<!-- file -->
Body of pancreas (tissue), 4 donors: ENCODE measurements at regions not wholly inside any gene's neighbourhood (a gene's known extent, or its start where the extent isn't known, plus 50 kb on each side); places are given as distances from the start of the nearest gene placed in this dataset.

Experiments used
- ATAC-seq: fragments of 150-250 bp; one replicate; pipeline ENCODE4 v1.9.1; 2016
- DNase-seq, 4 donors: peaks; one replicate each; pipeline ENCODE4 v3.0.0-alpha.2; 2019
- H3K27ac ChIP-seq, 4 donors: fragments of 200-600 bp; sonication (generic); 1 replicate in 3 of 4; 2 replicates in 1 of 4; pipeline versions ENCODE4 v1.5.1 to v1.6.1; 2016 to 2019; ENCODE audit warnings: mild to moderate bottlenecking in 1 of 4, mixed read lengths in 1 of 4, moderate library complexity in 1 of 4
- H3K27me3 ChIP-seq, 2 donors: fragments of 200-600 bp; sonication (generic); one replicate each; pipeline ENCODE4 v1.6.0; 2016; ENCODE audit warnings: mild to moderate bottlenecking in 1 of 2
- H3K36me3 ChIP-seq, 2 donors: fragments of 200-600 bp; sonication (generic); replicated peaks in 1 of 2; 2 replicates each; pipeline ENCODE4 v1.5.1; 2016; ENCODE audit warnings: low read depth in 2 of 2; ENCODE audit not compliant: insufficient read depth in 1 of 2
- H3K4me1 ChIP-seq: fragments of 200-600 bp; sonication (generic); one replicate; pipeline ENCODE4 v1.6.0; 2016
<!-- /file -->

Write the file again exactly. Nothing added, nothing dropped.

Body of pancreas (tissue), 4 donors: ENCODE measurements at regions not wholly inside any gene's neighbourhood (a gene's known extent, or its start where the extent isn't known, plus 50 kb on each side); places are given as distances from the start of the nearest gene placed in this dataset.

Experiments used
- ATAC-seq: fragments of 150-250 bp; one replicate; pipeline ENCODE4 v1.9.1; 2016
- DNase-seq, 4 donors: peaks; one replicate each; pipeline ENCODE4 v3.0.0-alpha.2; 2019
- H3K27ac ChIP-seq, 4 donors: fragments of 200-600 bp; sonication (generic); 1 replicate in 3 of 4; 2 replicates in 1 of 4; pipeline versions ENCODE4 v1.5.1 to v1.6.1; 2016 to 2019; ENCODE audit warnings: mild to moderate bottlenecking in 1 of 4, mixed read lengths in 1 of 4, moderate library complexity in 1 of 4
- H3K27me3 ChIP-seq, 2 donors: fragments of 200-600 bp; sonication (generic); one replicate each; pipeline ENCODE4 v1.6.0; 2016; ENCODE audit warnings: mild to moderate bottlenecking in 1 of 2
- H3K36me3 ChIP-seq, 2 donors: fragments of 200-600 bp; sonication (generic); replicated peaks in 1 of 2; 2 replicates each; pipeline ENCODE4 v1.5.1; 2016; ENCODE audit warnings: low read depth in 2 of 2; ENCODE audit not compliant: insufficient read depth in 1 of 2
- H3K4me1 ChIP-seq: fragments of 200-600 bp; sonication (generic); one replicate; pipeline ENCODE4 v1.6.0; 2016